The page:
RK: I am probably the least likely musician in my genre to overplay. I’ve never been that kind of player. I’ve always been a listener. I’ll be the first guy to not do a solo and let somebody else do it. It’s just the nature of my personality. I think that really comes from the fact that I sing. When I’m doing my own thing, I’m singing a lead vocal and playing guitar at the same time, so it’s really impossible for me to overplay because I would be competing with myself and that would be insane. It’s virtually impossible for me to overplay. in this band because I’m doing two jobs at once. I’m singing and I’m playing. I think Mike and Billy, so much of what they do, their legacies is their style. Those guys are stylish in my opinion. So when people come to a concert, they want to see Mike Portnoy be Mike Portnoy. They want Billy Sheehan, be Billy Sheehan. That element is at play. It just kind of is what it is. The Winery Dogs is a unique band because we have songs that, when you’re listen to the record, really resonate with people and you can sing them and you can feel them. And you feel the lyrics and the emotion, but then you come to a concert and it’s a whole other thing. It’s definitely more of a show. I think by nature of the pedigree of the other two guys, that the people expect that. They want to see that. It’s exciting. I think that I balance it out. I’m the one that’s on stage that is really making choices that I think are the best choices for the song. I know Billy and Mike are playing the songs, but they’re also entertainers and they want people to be dazzled. We have that element and I think it works well. I think we are a nice contrast, the three of us. It’s what people expect when they come see a Winery Dogs show.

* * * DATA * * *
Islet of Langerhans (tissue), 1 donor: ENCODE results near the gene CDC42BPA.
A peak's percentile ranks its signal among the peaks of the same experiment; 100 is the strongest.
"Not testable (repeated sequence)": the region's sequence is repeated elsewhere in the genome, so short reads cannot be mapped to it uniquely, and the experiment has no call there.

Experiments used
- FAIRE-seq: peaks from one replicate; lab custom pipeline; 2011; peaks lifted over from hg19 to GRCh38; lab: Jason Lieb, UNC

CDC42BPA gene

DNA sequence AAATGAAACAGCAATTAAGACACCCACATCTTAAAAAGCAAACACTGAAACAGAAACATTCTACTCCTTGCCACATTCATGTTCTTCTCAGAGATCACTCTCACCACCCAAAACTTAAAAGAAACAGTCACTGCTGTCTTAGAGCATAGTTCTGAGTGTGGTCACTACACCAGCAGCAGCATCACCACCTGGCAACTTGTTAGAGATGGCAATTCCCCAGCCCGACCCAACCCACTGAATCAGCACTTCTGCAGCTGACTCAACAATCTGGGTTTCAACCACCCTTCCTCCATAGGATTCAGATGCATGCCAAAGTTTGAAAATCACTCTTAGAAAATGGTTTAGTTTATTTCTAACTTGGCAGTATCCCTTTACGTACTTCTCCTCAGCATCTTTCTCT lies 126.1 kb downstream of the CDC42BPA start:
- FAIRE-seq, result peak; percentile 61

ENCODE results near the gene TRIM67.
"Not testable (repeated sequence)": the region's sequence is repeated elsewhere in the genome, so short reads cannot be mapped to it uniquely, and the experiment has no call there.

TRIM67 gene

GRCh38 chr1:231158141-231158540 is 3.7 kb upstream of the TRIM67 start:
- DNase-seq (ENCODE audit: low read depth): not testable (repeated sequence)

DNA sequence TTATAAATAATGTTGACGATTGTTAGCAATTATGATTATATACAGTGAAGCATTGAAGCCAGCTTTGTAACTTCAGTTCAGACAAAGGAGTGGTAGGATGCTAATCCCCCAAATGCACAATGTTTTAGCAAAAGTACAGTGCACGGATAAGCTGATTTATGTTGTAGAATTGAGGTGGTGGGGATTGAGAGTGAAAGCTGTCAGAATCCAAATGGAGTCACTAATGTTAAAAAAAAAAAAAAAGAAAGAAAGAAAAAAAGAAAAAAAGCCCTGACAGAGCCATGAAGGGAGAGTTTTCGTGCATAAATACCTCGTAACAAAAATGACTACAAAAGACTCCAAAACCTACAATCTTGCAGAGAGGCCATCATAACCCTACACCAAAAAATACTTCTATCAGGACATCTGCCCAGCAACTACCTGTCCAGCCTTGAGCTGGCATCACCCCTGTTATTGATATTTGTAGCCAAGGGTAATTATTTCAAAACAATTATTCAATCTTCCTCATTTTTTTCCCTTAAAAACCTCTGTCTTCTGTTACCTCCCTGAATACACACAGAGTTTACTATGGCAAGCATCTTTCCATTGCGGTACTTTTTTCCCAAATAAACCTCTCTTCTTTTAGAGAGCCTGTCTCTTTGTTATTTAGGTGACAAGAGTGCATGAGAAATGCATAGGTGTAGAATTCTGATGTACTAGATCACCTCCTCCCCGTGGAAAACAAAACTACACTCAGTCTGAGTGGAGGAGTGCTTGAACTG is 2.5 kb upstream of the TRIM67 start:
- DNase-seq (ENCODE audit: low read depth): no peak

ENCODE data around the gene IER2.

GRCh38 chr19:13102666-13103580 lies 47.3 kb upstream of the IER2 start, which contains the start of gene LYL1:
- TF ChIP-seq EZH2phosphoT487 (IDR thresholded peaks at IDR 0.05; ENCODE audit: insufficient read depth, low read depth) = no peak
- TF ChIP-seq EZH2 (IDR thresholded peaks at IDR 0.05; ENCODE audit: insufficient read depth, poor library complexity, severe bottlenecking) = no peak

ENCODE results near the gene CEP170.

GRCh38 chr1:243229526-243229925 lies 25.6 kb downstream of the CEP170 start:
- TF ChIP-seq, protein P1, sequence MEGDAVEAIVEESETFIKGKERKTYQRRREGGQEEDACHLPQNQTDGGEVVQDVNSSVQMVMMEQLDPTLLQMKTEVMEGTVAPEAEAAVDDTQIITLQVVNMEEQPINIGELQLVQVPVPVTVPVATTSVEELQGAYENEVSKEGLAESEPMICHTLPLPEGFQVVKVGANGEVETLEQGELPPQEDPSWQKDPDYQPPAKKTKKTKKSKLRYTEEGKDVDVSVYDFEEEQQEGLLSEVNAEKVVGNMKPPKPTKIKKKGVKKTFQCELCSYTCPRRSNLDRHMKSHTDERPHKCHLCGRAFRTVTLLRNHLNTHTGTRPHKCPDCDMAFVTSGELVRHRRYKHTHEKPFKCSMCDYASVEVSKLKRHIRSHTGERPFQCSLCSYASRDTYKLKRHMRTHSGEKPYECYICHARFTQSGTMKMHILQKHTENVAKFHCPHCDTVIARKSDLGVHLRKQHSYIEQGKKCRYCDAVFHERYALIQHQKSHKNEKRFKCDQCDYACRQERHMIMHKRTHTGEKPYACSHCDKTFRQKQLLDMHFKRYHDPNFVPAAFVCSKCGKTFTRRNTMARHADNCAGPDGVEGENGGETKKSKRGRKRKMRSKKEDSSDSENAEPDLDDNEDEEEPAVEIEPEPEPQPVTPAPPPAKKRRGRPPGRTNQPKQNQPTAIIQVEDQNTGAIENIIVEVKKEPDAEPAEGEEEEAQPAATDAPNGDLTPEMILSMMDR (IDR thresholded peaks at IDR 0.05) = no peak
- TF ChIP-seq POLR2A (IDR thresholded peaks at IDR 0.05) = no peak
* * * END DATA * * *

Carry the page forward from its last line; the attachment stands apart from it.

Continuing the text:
BZ: Last question. You’ve been labeled kind of a classic rock band more or less, for lack of a better phrase. Classic rock radio only play old classic rock. The newer rock stations don’t really exist anymore. You guys keep getting bigger. What’s the key? Playing live and word of mouth?